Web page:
Telehealth was touted as a potential response to the crisis hospital closures in rural Georgia, but telemedicine programs aren’t catching on as many had hoped. Both parents and practitioners have cited problems.
For parents, the lengthy paperwork needed for health insurance to cover the services has been discouraging, explained Tyler Williams, vice president of strategy and business development at Habersham Medical Center. That facility is located in Habersham County, where four schools ended their telehealth programs in 2018.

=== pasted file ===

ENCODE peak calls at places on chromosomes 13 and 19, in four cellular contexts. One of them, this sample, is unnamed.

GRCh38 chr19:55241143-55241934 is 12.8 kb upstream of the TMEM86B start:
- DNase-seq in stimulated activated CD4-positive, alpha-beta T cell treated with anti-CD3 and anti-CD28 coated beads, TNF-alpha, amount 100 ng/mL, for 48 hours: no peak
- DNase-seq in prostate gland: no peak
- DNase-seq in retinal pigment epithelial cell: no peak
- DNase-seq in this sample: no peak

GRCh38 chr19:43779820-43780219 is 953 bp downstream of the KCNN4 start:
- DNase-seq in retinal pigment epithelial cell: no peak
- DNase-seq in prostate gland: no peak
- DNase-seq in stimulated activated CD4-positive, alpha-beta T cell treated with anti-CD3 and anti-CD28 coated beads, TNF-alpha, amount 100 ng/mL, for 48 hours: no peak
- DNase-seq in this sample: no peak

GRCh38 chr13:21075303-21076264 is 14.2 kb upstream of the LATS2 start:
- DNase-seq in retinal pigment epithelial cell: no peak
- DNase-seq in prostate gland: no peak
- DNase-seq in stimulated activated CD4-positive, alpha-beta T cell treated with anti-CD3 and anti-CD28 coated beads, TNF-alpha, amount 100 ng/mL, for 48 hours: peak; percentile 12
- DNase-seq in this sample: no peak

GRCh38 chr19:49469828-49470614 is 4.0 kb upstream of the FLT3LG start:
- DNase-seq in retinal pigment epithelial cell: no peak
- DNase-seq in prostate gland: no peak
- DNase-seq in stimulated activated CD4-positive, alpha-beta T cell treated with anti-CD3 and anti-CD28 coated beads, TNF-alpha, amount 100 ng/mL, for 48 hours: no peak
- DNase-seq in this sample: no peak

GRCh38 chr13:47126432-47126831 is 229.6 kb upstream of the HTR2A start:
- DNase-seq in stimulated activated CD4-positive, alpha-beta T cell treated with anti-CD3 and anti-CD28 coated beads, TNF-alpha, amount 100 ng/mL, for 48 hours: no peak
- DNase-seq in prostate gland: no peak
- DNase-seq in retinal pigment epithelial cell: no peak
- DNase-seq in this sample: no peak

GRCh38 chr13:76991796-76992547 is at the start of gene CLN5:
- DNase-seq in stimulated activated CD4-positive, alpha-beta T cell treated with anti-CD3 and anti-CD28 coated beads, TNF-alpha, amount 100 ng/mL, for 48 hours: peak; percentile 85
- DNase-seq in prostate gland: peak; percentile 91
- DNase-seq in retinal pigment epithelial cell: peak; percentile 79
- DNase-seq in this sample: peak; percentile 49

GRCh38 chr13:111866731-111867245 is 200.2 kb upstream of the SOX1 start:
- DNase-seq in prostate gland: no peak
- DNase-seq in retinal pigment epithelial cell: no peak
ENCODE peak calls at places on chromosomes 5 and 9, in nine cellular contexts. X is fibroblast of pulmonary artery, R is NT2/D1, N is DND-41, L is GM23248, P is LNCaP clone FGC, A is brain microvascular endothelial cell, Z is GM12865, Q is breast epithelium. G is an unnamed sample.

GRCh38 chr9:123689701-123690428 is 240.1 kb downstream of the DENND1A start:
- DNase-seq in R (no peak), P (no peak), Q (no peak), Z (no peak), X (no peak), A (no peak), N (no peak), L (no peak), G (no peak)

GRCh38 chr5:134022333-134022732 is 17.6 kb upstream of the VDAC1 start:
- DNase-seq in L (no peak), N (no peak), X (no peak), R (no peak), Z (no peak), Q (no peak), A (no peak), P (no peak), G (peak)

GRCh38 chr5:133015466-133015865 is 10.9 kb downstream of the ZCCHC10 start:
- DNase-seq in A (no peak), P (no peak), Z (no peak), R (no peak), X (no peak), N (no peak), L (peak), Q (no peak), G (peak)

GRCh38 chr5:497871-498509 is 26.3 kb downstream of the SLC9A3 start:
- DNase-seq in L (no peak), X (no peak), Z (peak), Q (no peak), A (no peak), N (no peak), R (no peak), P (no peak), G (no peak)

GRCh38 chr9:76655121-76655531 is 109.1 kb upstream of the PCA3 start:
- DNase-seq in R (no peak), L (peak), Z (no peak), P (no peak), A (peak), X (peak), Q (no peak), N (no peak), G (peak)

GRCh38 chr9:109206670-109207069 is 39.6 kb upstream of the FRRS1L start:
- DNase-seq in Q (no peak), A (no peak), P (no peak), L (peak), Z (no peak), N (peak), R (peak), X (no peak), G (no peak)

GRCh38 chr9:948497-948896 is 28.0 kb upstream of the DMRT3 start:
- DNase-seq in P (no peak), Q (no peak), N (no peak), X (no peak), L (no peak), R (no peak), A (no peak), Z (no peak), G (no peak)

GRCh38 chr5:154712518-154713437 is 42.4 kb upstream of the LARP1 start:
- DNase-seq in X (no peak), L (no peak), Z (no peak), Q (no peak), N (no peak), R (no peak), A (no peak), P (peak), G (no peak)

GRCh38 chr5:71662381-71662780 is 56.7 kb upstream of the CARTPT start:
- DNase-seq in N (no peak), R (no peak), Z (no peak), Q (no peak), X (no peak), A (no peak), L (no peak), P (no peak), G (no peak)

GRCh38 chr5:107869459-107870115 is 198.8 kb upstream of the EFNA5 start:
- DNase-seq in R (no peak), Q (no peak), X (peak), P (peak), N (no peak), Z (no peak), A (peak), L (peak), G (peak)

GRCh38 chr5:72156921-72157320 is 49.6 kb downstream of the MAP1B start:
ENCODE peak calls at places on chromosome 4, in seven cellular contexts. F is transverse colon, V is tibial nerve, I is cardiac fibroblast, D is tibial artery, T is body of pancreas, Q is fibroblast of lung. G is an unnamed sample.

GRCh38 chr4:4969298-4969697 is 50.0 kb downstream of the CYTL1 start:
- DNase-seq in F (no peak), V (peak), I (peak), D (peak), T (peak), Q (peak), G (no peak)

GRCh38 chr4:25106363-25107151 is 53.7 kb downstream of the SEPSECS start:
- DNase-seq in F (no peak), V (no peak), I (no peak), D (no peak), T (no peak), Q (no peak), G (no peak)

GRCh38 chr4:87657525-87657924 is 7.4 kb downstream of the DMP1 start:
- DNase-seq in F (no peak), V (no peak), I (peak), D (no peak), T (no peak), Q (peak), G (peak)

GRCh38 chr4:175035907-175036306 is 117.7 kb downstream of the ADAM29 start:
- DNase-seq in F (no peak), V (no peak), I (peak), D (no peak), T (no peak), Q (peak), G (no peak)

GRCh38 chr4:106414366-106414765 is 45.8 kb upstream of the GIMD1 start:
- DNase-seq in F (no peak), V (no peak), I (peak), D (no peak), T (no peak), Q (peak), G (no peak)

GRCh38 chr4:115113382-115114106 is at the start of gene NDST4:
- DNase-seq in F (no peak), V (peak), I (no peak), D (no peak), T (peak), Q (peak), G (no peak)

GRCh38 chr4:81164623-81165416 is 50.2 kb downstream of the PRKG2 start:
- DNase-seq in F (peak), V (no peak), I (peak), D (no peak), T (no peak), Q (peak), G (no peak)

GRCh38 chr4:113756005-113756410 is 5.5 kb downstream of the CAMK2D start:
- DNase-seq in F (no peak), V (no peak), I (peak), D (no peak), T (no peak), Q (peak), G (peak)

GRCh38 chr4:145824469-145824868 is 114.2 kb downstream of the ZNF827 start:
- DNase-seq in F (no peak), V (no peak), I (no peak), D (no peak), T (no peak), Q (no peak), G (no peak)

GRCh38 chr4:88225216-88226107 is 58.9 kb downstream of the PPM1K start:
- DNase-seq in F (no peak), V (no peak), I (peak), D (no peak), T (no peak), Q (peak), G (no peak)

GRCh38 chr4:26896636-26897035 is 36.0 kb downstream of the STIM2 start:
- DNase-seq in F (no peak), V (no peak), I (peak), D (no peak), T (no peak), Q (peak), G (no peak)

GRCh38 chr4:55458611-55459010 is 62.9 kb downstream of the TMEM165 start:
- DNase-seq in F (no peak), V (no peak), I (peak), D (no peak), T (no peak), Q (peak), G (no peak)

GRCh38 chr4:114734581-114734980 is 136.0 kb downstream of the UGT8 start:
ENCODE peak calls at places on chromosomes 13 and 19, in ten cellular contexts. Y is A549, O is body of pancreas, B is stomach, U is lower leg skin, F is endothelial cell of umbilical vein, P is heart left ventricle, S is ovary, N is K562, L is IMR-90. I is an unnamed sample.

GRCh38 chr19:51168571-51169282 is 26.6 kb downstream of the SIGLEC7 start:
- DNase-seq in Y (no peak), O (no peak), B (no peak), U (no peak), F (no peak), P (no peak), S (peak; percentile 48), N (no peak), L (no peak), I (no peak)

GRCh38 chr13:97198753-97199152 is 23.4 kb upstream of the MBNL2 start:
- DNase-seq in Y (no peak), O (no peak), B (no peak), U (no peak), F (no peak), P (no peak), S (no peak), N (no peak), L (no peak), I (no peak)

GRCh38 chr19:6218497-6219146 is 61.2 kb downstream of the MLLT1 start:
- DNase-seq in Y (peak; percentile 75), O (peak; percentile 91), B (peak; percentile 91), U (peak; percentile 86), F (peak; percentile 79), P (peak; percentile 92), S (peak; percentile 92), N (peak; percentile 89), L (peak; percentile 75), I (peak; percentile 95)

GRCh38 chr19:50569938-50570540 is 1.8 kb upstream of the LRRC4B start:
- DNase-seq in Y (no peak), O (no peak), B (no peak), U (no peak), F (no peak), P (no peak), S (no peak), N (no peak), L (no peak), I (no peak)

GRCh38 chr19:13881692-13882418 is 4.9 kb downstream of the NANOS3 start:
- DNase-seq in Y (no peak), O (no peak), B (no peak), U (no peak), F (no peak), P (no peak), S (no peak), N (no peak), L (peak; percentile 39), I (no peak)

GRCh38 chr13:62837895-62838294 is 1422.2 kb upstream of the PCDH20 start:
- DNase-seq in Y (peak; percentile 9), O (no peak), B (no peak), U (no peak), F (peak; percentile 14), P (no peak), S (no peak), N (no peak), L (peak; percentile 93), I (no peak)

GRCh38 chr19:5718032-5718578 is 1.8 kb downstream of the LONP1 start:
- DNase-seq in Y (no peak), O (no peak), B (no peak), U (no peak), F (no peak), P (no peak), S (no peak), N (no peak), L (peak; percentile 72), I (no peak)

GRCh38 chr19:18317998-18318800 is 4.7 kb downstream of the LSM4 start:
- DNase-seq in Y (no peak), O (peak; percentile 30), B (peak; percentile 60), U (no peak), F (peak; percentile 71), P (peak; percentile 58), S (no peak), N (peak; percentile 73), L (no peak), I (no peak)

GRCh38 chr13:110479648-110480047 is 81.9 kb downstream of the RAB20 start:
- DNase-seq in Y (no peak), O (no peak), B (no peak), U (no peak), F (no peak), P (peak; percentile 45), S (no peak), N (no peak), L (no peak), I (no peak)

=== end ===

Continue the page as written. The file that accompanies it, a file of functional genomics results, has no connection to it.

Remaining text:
Another challenge is lack of administrative support and low buy-in from medical practitioners, explained Loren Nix, director of school-based telehealth at the Global Partnership for Telehealth.
In a report for Georgia Health News, Crysta Jones, a graduate student studying emerging media, wrote about at length about Georgia’s struggles with telehealth. Click here to see her full post.